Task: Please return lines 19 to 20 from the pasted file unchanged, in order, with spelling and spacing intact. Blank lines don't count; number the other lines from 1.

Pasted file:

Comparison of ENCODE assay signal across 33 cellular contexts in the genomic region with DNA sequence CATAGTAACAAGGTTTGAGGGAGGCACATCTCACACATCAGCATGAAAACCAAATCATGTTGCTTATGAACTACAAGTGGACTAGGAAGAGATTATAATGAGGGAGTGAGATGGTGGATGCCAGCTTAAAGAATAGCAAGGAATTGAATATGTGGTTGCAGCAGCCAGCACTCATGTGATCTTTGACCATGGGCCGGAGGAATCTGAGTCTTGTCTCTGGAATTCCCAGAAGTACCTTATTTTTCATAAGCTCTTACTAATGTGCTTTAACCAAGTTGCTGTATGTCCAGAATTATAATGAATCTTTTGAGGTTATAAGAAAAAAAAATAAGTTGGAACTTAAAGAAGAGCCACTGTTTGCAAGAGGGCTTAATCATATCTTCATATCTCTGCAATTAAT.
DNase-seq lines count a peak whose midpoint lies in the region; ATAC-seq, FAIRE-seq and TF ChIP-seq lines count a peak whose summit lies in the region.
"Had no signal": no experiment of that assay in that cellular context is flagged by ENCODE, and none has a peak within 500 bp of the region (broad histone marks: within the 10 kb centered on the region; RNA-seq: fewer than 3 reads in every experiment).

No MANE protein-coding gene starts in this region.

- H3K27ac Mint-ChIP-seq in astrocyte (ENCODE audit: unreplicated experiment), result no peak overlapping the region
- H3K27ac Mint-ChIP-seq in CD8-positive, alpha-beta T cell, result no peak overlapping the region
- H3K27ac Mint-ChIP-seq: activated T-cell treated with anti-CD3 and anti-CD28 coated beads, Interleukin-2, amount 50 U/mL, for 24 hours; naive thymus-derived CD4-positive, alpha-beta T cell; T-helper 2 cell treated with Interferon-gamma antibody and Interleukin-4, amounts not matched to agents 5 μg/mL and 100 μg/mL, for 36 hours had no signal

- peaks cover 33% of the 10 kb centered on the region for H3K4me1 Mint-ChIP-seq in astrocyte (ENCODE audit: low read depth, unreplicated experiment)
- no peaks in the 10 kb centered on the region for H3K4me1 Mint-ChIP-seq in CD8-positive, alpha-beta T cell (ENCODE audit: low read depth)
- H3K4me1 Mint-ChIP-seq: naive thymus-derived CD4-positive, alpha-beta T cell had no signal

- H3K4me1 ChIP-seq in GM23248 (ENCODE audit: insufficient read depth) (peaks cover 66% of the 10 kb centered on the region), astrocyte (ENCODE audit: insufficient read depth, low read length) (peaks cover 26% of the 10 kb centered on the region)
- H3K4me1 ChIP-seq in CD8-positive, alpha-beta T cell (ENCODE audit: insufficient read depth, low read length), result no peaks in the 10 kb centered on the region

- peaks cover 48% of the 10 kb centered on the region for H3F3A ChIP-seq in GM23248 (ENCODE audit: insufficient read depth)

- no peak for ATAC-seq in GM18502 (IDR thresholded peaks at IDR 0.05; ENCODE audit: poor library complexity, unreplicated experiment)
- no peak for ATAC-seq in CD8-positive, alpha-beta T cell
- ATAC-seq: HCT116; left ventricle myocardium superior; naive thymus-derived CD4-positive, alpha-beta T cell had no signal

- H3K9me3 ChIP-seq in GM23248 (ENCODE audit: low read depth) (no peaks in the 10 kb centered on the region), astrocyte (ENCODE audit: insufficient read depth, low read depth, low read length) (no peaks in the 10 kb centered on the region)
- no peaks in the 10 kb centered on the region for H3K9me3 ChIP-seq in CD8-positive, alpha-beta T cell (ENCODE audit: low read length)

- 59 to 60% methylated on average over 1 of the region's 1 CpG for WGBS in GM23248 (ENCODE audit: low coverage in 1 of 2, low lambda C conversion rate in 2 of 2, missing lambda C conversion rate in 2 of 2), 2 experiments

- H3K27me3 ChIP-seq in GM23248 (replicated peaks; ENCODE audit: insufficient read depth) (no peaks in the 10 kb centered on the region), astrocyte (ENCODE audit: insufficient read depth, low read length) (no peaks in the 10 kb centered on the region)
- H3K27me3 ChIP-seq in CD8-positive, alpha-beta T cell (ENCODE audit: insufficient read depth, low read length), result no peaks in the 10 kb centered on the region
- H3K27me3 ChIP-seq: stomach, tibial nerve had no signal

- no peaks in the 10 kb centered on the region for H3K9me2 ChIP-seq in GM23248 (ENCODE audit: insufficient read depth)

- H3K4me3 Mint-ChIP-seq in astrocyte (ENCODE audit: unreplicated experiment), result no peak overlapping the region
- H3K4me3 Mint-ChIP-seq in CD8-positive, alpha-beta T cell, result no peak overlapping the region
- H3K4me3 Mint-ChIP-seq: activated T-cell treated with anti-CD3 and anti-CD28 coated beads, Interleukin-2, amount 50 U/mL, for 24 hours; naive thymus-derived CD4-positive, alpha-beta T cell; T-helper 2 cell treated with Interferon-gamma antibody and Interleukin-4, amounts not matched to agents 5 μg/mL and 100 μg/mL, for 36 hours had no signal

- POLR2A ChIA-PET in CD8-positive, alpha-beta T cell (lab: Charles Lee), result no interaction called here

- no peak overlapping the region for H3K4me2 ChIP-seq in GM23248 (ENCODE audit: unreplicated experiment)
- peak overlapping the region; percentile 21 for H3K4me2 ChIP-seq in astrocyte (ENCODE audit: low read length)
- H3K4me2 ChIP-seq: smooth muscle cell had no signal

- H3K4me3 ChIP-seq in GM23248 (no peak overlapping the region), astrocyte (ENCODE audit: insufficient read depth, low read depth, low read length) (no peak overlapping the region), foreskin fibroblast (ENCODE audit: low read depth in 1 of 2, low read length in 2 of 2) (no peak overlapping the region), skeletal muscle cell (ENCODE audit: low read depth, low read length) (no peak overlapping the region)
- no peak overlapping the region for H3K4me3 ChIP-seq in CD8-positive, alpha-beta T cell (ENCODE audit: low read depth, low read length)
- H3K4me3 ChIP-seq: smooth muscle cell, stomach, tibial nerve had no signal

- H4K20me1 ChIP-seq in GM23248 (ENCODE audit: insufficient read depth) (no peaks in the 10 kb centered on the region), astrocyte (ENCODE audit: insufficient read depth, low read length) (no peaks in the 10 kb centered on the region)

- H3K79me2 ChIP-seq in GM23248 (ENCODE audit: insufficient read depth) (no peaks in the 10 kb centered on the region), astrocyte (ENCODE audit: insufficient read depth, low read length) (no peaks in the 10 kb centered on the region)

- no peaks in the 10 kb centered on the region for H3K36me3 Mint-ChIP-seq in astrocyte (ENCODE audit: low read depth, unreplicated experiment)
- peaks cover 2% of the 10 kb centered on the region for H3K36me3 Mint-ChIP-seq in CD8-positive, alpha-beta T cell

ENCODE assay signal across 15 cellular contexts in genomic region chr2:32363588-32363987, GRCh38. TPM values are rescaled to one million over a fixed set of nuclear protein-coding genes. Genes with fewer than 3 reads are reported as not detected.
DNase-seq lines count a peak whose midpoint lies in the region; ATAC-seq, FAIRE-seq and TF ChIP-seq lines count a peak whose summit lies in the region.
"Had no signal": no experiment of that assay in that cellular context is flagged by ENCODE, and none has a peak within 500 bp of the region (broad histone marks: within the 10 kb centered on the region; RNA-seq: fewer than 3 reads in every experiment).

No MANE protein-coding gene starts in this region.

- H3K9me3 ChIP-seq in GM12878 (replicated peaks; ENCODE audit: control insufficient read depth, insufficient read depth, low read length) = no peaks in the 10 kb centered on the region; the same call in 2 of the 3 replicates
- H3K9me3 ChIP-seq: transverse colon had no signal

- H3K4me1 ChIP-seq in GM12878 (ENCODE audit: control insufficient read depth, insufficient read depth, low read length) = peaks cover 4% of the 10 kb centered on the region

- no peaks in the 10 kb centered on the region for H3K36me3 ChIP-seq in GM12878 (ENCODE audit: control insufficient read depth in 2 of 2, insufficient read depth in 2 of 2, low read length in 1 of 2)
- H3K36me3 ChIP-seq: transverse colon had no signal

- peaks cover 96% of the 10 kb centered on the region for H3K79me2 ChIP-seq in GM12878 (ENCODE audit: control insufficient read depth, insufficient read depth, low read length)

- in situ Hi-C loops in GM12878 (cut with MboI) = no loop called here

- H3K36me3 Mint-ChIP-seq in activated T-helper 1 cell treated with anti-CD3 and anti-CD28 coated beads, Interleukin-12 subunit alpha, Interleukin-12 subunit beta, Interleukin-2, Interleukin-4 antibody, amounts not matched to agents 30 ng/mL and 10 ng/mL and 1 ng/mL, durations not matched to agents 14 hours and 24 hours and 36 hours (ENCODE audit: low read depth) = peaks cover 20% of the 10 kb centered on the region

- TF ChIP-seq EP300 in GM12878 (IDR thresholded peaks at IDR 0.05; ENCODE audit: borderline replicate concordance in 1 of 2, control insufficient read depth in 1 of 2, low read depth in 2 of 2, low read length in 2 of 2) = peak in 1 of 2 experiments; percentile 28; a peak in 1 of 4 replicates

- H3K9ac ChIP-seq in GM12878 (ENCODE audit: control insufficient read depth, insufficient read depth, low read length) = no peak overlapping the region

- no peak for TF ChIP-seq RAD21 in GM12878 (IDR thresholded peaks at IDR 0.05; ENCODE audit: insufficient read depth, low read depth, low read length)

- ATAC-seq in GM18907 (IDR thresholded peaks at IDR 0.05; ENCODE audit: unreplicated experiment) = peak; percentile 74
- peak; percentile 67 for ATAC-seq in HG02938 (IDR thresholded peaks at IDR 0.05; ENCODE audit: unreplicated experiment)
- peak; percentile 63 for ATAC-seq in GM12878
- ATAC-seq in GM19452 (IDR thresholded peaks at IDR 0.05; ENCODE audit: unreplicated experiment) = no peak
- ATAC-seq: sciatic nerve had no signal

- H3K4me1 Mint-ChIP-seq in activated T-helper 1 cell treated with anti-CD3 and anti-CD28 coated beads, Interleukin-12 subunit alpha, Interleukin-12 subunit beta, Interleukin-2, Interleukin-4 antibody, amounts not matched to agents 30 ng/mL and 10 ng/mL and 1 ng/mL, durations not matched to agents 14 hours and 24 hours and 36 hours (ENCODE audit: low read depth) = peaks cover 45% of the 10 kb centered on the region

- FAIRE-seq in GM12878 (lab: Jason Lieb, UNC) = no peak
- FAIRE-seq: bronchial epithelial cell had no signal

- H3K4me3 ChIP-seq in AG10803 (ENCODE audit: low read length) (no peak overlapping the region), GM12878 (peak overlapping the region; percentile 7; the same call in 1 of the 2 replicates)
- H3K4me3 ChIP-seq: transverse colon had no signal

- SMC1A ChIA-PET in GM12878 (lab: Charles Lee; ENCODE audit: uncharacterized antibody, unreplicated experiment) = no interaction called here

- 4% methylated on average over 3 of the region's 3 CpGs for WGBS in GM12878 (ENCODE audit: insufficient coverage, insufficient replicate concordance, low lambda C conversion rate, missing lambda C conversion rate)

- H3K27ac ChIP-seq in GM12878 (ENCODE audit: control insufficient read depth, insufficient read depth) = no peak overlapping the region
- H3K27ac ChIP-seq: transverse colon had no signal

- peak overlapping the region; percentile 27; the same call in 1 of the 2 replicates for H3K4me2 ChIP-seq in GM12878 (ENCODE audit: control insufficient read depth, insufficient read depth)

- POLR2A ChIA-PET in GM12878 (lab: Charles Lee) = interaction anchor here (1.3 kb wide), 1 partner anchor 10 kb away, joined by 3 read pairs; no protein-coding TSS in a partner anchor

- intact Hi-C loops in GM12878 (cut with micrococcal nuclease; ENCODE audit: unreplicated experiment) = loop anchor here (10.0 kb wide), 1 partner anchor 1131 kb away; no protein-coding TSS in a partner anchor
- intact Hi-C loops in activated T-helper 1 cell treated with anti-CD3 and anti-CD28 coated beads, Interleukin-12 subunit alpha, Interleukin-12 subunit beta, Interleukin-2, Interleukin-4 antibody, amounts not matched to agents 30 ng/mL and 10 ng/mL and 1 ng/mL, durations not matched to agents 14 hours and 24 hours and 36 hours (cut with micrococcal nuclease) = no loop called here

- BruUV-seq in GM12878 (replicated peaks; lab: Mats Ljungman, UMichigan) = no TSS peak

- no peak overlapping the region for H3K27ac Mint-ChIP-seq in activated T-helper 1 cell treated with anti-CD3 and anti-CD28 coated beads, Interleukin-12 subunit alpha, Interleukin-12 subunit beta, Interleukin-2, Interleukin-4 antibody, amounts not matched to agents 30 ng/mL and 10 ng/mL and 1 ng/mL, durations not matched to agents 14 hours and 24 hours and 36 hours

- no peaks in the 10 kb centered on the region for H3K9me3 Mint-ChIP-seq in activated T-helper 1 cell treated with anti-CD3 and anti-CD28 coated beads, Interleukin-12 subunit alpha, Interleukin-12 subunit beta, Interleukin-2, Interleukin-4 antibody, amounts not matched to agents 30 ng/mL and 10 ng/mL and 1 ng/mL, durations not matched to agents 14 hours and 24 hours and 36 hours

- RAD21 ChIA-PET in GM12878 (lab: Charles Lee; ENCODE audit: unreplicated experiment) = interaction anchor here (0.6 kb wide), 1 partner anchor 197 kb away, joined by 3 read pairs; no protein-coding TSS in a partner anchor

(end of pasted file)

- 59 to 60% methylated on average over 1 of the region's 1 CpG for WGBS in GM23248 (ENCODE audit: low coverage in 1 of 2, low lambda C conversion rate in 2 of 2, missing lambda C conversion rate in 2 of 2), 2 experiments

- H3K27me3 ChIP-seq in GM23248 (replicated peaks; ENCODE audit: insufficient read depth) (no peaks in the 10 kb centered on the region), astrocyte (ENCODE audit: insufficient read depth, low read length) (no peaks in the 10 kb centered on the region)